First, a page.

Not easy for Pompeo to sway China’s neighbors


By Xin Qiang

AS US Secretary of State Mike Pompeo will reportedly start a trip on Sunday to visit Japan, Mongolia and South Korea, US State Department Bureau of East Asian and Pacific Affairs Assistant Secretary David Stilwell said on Friday that Pompeo will participate in a ministerial meeting in Tokyo of the Quad group of the US, Japan, Australia and India. Pompeo plans to visit China’s neighboring countries in Northeast Asia, except Russia and North Korea. Its intention is clear – to solidify China’s neighboring countries in a bid to balance and check China.
Two regions play a vital role for Washington to build a “global anti-China alliance.” The US sees its allies in Europe significant in checking and balancing China in high tech, economy and trade. Then there’s the Indo-Pacific region, especially India, Japan and Australia. A quadrilateral security dialogue, an informal strategic forum between the US and the three countries, has been formed. Furthermore, South Korea is a US ally, while the US has repeatedly wooed Mongolia in recent years. If the two China neighbors could be inclined to the US and engage in more coordination with the US, Washington will better check and balance China. Therefore, the US is devoting more energy and time to rope in these countries.
US Deputy Secretary of State Stephen Biegun said in August that the US seeks to formalize closer defense relations with India, Japan and Australia, similar to the North Atlantic Treaty Organization (NATO). Biegun claims the US wants to see Vietnam, South Korea and New Zealand participate in an expanded version of the “Quad.”
US Defense Secretary Mark Esper in September reiterated the US’ intention to build a NATO-like alliance in the Indo-Pacific.
Such a plan can be seen as part of the story of the Arabian Nights. The establishment of NATO had its specific conditions. Amid the Cold War, the security of European countries and the US was threatened by the Soviet Union, their common foe, instead of a mere competitor. However, the current situation in the Indo-Pacific is totally different from the Cold War. Regional countries are reluctant to take sides between China and the US. If these countries coordinate with the US in building a NATO-like military alliance in checking and balancing China, their cooperation with China in terms of economy, politics and security will decrease dramatically, which is not in line with their national interests.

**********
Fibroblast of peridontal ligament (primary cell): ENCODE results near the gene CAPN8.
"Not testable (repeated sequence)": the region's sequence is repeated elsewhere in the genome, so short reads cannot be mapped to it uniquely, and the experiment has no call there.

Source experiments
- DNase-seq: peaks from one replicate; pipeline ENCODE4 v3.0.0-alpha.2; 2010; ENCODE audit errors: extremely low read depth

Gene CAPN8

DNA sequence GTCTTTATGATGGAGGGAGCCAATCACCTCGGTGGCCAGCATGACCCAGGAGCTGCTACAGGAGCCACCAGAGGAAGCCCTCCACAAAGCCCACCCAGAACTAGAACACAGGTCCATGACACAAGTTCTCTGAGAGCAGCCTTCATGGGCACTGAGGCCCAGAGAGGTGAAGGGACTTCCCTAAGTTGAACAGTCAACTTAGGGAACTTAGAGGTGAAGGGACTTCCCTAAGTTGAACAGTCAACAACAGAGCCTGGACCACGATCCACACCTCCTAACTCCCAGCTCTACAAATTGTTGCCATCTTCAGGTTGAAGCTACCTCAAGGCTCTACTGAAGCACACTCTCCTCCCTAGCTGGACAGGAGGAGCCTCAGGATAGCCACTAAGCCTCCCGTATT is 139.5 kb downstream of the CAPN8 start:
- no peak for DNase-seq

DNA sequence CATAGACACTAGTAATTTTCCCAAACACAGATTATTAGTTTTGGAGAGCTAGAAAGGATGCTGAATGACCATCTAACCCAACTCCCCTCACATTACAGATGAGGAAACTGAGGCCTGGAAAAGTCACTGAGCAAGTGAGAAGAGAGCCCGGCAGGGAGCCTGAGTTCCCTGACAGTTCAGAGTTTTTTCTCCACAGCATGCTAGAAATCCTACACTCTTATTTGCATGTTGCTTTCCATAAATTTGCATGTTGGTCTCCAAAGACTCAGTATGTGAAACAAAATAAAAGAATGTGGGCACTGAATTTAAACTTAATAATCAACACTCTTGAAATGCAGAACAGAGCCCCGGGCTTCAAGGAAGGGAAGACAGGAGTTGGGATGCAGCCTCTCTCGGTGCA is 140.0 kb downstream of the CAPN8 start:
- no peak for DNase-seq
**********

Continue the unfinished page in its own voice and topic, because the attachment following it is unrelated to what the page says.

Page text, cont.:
It was reported that Pompeo may urge South Korea to join the “Quad” during his visit. South Korea’s decision to deploy the Terminal High Altitude Area Defense in 2016 triggered strong resistance from China. Seoul would be afraid that its participation in Quad will irritate China again. Even Australia, whose ties with China have sharply deteriorated, and India, whose border tensions with China are ongoing, would be reluctant to join the alliance. If they did so, they would have to bear too many difficulties and risks, such as the sharp decrease in economic exchanges with China. Such an alliance cannot be realized. However, for political purposes, some US politicians still hope to play it as a card to pursue political gains.
US President Donald Trump and his wife Melania Trump announced they had contracted COVID-19 on Friday. The total number of infections and deaths in the US from the novel coronavirus pandemic leads the world. Against this backdrop, many are confused why the US still spares no effort in wooing China’s neighboring countries to check and balance China.
China has viewed COVID-19 as a crucial issue that should be tackled immediately. However, Washington doesn’t give pandemic priority. The US believes the ongoing pandemic would not affect its foreign strategy. The US even takes advantage of the pandemic to serve its strategy. For example, the US uses COVID-19 to slander China and damage China’s image, and then urges other countries to be consistent with the US in their China policy. It is unsurprisingly to see Pompeo pay a visit to Northeast Asia, even if the US president was infected with the virus.
Although the US has made great efforts to woo its allies to check and balance China, its effect is limited. These countries have gradually been aware of US unreliability – breach of promises, flouting international rules, and ignoring international obligations. They cannot depend on such a country to commit to alliance obligations.
On the other hand, China has embodied its responsible image on the international stage. For example, it offers a helping hand to neighboring countries in fighting the pandemic, and willing to contribute to COVID-19 accessibility and affordability in developing countries. As a result, these countries view China’s rise, competition between China and US, and the evolution of the US’ role more objectively and rationally.
– The Daily Mail-Global Times news exchange item